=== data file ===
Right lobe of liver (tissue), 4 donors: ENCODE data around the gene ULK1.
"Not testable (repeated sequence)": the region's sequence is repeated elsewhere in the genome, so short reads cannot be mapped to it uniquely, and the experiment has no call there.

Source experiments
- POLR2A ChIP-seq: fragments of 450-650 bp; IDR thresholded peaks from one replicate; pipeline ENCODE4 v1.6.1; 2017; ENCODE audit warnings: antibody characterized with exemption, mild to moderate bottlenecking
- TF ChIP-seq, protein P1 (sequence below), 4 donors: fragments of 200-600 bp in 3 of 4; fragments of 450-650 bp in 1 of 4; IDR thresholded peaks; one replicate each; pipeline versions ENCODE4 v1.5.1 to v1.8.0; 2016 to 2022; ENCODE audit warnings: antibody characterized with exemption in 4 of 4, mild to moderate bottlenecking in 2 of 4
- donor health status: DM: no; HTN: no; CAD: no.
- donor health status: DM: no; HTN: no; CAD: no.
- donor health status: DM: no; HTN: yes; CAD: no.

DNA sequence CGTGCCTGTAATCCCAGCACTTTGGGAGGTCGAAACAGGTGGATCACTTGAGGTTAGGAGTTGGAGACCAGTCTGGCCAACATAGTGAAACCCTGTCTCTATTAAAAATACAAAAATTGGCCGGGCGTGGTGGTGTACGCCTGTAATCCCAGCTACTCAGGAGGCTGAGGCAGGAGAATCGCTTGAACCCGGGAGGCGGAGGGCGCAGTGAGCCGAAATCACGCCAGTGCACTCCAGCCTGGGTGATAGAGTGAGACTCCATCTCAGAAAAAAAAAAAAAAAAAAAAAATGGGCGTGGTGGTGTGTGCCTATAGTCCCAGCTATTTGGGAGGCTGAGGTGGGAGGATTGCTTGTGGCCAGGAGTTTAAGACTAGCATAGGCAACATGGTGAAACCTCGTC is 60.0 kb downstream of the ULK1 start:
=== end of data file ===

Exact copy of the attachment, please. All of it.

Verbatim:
Right lobe of liver (tissue), 4 donors: ENCODE data around the gene ULK1.
"Not testable (repeated sequence)": the region's sequence is repeated elsewhere in the genome, so short reads cannot be mapped to it uniquely, and the experiment has no call there.

Source experiments
- POLR2A ChIP-seq: fragments of 450-650 bp; IDR thresholded peaks from one replicate; pipeline ENCODE4 v1.6.1; 2017; ENCODE audit warnings: antibody characterized with exemption, mild to moderate bottlenecking
- TF ChIP-seq, protein P1 (sequence below), 4 donors: fragments of 200-600 bp in 3 of 4; fragments of 450-650 bp in 1 of 4; IDR thresholded peaks; one replicate each; pipeline versions ENCODE4 v1.5.1 to v1.8.0; 2016 to 2022; ENCODE audit warnings: antibody characterized with exemption in 4 of 4, mild to moderate bottlenecking in 2 of 4
- donor health status: DM: no; HTN: no; CAD: no.
- donor health status: DM: no; HTN: no; CAD: no.
- donor health status: DM: no; HTN: yes; CAD: no.

DNA sequence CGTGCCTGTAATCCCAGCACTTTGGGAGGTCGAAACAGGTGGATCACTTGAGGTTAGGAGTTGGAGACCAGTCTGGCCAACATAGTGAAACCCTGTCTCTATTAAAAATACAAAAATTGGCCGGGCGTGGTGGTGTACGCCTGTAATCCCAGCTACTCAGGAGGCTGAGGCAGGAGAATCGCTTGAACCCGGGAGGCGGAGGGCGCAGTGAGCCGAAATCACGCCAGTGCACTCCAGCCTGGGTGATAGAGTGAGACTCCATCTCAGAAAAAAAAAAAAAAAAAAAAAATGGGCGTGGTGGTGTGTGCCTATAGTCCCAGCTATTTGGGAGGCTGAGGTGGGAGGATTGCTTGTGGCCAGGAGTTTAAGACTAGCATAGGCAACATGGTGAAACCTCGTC is 60.0 kb downstream of the ULK1 start: